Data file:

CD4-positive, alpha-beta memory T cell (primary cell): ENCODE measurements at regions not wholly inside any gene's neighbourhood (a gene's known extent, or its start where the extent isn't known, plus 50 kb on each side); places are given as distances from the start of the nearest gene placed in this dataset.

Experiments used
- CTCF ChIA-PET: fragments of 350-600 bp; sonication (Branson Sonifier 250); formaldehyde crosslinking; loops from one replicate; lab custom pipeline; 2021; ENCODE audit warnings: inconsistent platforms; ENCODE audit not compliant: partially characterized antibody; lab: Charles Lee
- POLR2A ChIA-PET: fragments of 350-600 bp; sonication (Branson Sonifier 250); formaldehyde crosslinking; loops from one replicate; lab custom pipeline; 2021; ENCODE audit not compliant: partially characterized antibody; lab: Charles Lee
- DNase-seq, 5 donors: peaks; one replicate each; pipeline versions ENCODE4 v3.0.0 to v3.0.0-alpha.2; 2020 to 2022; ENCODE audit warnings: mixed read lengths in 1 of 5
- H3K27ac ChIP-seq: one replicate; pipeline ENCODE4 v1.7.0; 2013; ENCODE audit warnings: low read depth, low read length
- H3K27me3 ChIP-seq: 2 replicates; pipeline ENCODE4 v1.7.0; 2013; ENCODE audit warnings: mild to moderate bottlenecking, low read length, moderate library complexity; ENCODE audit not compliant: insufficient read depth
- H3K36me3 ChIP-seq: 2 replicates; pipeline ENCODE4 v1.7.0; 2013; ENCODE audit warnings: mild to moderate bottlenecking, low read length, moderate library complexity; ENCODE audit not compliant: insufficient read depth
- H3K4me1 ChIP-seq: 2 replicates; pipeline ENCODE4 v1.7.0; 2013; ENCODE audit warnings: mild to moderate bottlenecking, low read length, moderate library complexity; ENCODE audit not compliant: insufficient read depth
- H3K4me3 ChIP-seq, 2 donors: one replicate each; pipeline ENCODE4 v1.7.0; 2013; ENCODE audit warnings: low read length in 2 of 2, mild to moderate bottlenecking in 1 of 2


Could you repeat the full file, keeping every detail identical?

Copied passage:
CD4-positive, alpha-beta memory T cell (primary cell): ENCODE measurements at regions not wholly inside any gene's neighbourhood (a gene's known extent, or its start where the extent isn't known, plus 50 kb on each side); places are given as distances from the start of the nearest gene placed in this dataset.

Experiments used
- CTCF ChIA-PET: fragments of 350-600 bp; sonication (Branson Sonifier 250); formaldehyde crosslinking; loops from one replicate; lab custom pipeline; 2021; ENCODE audit warnings: inconsistent platforms; ENCODE audit not compliant: partially characterized antibody; lab: Charles Lee
- POLR2A ChIA-PET: fragments of 350-600 bp; sonication (Branson Sonifier 250); formaldehyde crosslinking; loops from one replicate; lab custom pipeline; 2021; ENCODE audit not compliant: partially characterized antibody; lab: Charles Lee
- DNase-seq, 5 donors: peaks; one replicate each; pipeline versions ENCODE4 v3.0.0 to v3.0.0-alpha.2; 2020 to 2022; ENCODE audit warnings: mixed read lengths in 1 of 5
- H3K27ac ChIP-seq: one replicate; pipeline ENCODE4 v1.7.0; 2013; ENCODE audit warnings: low read depth, low read length
- H3K27me3 ChIP-seq: 2 replicates; pipeline ENCODE4 v1.7.0; 2013; ENCODE audit warnings: mild to moderate bottlenecking, low read length, moderate library complexity; ENCODE audit not compliant: insufficient read depth
- H3K36me3 ChIP-seq: 2 replicates; pipeline ENCODE4 v1.7.0; 2013; ENCODE audit warnings: mild to moderate bottlenecking, low read length, moderate library complexity; ENCODE audit not compliant: insufficient read depth
- H3K4me1 ChIP-seq: 2 replicates; pipeline ENCODE4 v1.7.0; 2013; ENCODE audit warnings: mild to moderate bottlenecking, low read length, moderate library complexity; ENCODE audit not compliant: insufficient read depth
- H3K4me3 ChIP-seq, 2 donors: one replicate each; pipeline ENCODE4 v1.7.0; 2013; ENCODE audit warnings: low read length in 2 of 2, mild to moderate bottlenecking in 1 of 2